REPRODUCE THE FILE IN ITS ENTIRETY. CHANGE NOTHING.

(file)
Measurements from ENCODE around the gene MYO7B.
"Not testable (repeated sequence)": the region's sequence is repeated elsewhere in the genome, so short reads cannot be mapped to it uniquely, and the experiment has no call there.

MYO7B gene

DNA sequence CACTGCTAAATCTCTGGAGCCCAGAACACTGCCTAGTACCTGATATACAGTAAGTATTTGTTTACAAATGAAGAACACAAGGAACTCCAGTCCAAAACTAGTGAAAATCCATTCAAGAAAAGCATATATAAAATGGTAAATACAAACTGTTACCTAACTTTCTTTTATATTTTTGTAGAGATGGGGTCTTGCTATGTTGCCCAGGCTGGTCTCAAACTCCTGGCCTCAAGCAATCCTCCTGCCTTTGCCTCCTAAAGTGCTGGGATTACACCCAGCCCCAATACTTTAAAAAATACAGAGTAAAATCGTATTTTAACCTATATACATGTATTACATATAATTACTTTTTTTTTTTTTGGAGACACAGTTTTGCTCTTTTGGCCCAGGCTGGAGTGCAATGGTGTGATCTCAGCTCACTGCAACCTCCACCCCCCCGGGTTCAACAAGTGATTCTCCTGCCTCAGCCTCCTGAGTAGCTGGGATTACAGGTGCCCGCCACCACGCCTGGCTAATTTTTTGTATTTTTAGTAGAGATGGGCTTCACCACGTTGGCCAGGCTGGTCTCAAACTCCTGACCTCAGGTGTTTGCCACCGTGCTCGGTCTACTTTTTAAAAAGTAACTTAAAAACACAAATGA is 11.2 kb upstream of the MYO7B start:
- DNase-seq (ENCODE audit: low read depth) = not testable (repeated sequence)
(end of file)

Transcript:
Measurements from ENCODE around the gene MYO7B.
"Not testable (repeated sequence)": the region's sequence is repeated elsewhere in the genome, so short reads cannot be mapped to it uniquely, and the experiment has no call there.

MYO7B gene

DNA sequence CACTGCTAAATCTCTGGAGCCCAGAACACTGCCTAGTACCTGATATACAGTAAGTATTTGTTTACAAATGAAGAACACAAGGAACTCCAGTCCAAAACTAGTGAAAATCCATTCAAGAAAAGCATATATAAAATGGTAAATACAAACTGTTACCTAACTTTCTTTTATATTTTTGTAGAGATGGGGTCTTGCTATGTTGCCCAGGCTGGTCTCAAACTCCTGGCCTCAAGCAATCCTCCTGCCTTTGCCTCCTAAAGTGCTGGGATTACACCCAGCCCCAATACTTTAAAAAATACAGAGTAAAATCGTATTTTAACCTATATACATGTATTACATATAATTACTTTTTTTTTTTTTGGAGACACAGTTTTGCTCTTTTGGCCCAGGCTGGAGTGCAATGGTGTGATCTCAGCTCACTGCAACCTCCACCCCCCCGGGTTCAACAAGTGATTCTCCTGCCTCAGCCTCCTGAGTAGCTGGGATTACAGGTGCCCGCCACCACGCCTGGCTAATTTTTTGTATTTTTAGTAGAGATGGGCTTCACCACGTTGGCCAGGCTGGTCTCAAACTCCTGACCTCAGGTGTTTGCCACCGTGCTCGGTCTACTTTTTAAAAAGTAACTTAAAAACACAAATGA is 11.2 kb upstream of the MYO7B start:
- DNase-seq (ENCODE audit: low read depth) = not testable (repeated sequence)